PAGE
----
Back to the Future

The update of Chicago’s Hilliard Center is a reminder that affordable high-rise housing can work.

In recent years the Chicago Housing Authority (CHA) has been leveling its troubled high-rise projects and replacing them with low-rise neighborhoods. The CHA’s broad-based demolition plan has only one exception: the Hilliard Center, a four-building complex of Modernist towers on the edge of Chinatown. Built in 1966, Hilliard still looks remarkably futuristic.

In 1998 an officer of the Holsten Real Estate Development Corporation, a developer of low- and moderate-income housing, happened to ride her bike by the striking complex and the push to preserve Hilliard began. With historic preservation tax credits, the company figured, renovation rather than demolition would be viable. Holsten convinced the public housing authority to spare the wrecking ball, and the next year the CHA-nominated Hilliard Center—renamed Hilliard Tower Apartments—was added to the National Register of Historic Places. With the historic designation in place, the CHA (working in collaboration with Holsten) embarked on a mission it had failed at for decades: making a high-rise housing project livable.

Designed by noted Chicago architect Bertrand Goldberg—best known for Marina City, the so-called corncob towers just north of the Loop—Hilliard’s scallop-shaped facades echo those of Marina City, as do the organic daisy- and crescent-shaped buildings. The architect considered Hilliard one of his proudest accomplishments. Born in Chicago and educated at Harvard, Goldberg traveled to Germany in 1932 to study at the Bauhaus, where he imbibed the founders’ philosophy that Modernist architecture could be harnessed for humanitarian aims—a vision that he was able to express in Hilliard more than 30 years later.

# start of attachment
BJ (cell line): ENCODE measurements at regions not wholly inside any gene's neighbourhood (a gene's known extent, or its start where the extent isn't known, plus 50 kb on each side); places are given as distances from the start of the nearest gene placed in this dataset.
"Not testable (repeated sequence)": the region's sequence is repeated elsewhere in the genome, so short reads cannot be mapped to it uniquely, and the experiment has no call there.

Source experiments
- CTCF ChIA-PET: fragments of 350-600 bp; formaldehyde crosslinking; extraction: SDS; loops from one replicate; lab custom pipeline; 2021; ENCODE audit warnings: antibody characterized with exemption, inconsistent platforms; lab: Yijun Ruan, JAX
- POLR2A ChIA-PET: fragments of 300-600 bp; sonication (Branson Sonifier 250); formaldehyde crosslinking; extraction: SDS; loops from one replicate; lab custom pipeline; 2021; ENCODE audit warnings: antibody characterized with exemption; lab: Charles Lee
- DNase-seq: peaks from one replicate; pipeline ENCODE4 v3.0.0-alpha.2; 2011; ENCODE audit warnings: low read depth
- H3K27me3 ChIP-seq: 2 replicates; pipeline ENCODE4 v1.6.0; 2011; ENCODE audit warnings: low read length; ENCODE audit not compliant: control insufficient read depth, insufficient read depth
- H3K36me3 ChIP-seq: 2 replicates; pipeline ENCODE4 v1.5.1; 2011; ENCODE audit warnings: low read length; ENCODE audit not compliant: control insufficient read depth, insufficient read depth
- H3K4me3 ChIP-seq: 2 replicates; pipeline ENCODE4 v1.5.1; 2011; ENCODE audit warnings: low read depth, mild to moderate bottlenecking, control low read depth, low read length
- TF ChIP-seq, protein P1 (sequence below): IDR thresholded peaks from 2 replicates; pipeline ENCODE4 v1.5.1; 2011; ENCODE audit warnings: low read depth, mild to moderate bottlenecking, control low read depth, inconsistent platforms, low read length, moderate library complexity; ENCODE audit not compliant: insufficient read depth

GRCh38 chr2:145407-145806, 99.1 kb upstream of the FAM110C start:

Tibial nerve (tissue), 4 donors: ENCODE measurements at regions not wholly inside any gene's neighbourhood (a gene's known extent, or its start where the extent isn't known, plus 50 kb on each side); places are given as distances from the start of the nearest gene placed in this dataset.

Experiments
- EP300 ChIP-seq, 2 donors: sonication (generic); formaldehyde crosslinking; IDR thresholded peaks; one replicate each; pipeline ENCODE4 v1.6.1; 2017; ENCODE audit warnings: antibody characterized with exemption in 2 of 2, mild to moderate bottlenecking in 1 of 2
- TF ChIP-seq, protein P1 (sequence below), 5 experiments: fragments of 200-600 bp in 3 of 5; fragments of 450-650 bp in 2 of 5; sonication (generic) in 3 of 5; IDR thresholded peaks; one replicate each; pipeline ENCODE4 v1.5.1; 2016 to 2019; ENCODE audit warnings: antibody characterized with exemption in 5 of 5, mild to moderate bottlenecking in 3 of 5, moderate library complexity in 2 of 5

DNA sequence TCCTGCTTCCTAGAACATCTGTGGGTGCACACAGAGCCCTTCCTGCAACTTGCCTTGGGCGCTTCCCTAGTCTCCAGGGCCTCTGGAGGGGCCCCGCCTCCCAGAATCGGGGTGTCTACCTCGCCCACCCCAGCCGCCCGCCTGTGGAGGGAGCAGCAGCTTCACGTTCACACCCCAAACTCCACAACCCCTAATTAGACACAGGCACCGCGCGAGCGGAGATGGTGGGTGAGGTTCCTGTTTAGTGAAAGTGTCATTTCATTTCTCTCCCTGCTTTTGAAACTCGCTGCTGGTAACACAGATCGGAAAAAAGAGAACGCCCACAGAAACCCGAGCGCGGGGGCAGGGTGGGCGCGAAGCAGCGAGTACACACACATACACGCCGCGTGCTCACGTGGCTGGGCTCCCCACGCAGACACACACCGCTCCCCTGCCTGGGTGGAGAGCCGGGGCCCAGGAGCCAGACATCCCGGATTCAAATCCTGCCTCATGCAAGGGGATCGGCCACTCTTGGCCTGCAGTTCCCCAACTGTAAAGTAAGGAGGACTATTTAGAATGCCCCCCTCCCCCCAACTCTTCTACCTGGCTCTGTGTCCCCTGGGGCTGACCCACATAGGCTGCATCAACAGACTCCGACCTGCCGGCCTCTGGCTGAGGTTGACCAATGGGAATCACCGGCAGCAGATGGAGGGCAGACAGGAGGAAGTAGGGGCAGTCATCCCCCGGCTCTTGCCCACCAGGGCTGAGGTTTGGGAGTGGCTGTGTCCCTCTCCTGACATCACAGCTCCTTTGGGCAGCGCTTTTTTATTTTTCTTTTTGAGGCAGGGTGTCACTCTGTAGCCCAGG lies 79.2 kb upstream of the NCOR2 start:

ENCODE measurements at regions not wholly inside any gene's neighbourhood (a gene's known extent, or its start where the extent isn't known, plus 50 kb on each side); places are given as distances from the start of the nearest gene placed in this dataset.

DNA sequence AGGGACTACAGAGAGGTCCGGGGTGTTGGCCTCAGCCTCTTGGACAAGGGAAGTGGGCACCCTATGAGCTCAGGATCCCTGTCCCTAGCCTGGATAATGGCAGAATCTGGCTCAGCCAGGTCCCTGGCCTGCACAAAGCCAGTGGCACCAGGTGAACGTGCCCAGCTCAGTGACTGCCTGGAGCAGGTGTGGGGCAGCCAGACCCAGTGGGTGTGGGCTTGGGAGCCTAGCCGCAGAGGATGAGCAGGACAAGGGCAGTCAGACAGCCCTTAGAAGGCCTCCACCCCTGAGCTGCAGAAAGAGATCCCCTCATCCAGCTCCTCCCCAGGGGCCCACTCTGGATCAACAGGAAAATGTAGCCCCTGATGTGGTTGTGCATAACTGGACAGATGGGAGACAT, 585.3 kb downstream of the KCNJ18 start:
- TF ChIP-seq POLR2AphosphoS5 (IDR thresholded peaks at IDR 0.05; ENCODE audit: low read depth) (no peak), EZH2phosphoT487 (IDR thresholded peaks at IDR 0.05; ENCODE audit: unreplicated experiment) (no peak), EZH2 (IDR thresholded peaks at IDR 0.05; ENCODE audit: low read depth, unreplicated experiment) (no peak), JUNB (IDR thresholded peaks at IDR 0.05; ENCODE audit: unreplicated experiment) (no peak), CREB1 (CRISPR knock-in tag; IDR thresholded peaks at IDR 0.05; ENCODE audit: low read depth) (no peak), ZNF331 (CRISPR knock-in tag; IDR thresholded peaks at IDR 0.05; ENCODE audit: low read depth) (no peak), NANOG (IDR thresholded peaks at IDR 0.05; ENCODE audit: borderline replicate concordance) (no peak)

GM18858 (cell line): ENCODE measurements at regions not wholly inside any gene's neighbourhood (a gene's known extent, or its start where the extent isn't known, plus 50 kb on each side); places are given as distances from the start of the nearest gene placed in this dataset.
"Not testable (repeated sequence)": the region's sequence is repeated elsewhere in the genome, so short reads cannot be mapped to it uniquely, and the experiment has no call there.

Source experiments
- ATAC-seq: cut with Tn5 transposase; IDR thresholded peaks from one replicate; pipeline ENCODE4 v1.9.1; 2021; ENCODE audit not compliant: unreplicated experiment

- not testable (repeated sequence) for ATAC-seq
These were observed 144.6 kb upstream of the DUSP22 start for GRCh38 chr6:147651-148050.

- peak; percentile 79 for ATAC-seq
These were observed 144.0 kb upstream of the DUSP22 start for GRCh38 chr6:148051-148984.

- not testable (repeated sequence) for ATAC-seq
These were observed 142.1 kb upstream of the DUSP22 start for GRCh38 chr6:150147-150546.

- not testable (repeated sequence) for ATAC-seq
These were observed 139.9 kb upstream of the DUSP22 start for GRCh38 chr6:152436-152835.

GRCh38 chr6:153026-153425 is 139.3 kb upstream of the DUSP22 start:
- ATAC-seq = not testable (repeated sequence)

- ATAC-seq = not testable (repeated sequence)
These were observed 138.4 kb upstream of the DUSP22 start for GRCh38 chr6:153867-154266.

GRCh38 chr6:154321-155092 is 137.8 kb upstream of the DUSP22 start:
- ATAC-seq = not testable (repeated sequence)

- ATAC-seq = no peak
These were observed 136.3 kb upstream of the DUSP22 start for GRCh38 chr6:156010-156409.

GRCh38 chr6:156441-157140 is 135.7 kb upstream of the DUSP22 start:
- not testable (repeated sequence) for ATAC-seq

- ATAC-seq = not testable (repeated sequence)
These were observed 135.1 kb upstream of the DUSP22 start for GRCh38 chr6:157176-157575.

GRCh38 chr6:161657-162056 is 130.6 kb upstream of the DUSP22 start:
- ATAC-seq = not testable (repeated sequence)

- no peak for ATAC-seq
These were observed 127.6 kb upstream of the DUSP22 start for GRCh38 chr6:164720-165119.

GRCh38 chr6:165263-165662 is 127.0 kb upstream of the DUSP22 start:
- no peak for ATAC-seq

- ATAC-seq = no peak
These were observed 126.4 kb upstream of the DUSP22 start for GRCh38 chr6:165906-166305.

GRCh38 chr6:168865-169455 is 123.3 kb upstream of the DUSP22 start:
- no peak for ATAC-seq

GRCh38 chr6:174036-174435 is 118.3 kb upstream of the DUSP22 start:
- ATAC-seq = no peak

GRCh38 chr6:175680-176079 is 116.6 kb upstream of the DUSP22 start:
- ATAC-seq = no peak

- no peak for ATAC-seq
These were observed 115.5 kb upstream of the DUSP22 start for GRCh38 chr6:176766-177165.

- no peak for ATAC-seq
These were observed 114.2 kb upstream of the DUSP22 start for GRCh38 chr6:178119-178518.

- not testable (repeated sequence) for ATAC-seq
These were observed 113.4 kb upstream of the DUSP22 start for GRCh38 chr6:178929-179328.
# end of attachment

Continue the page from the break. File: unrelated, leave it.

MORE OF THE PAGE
Not everyone shared this vision. In the 1960s, when Goldberg presented his designs to HUD officials in Washington, they told him his plans were “too good for the poor.” The project was built only after much wrangling and name-calling.

While it was always considered one of the CHA’s best projects, Hilliard still had its share of problems. In the past “the buildings were basically open to anybody wanting to hang out in the hallways,” says Tim Veenstra, CHA’s development manager for Hilliard. With renovations completed on two of the four buildings, it’s clear that adding a security system provided a new sense of safety. Electronic swipe cards and a video buzz-in system for guests keep the renovated project free of outsiders. “Now it’s a regular apartment building—only residents or their guests are there,” Veenstra says. “It may seem normal, but it’s new.”

Yet in some ways the historic designation has tied the redevelopers’ hands. Like many CHA high-rises, Hilliard includes “breezeways,” or halls open to the elements, from the elevators to the apartments. Although they are pleasant places to enjoy a summer breeze coming in off the lake, they are less idyllic during a Chicago blizzard. “You actually get snow from the hallway blowing into your apartment,” Veenstra says. Holsten hoped to insulate the breezeway with a glass curtain wall, but due to preservation considerations and later financial considerations, had to scrap plans to enclose the space.

“I hope that people who will live in these units will not feel that because they are poor they are being punished,” Goldberg told an interviewer five years before his death in 1997. If the renovations—scheduled to be completed in 2006—are successful, perhaps American politicians will concur and Hilliard will be seen as a model rather than an anomaly: futuristic in concept, not merely design.

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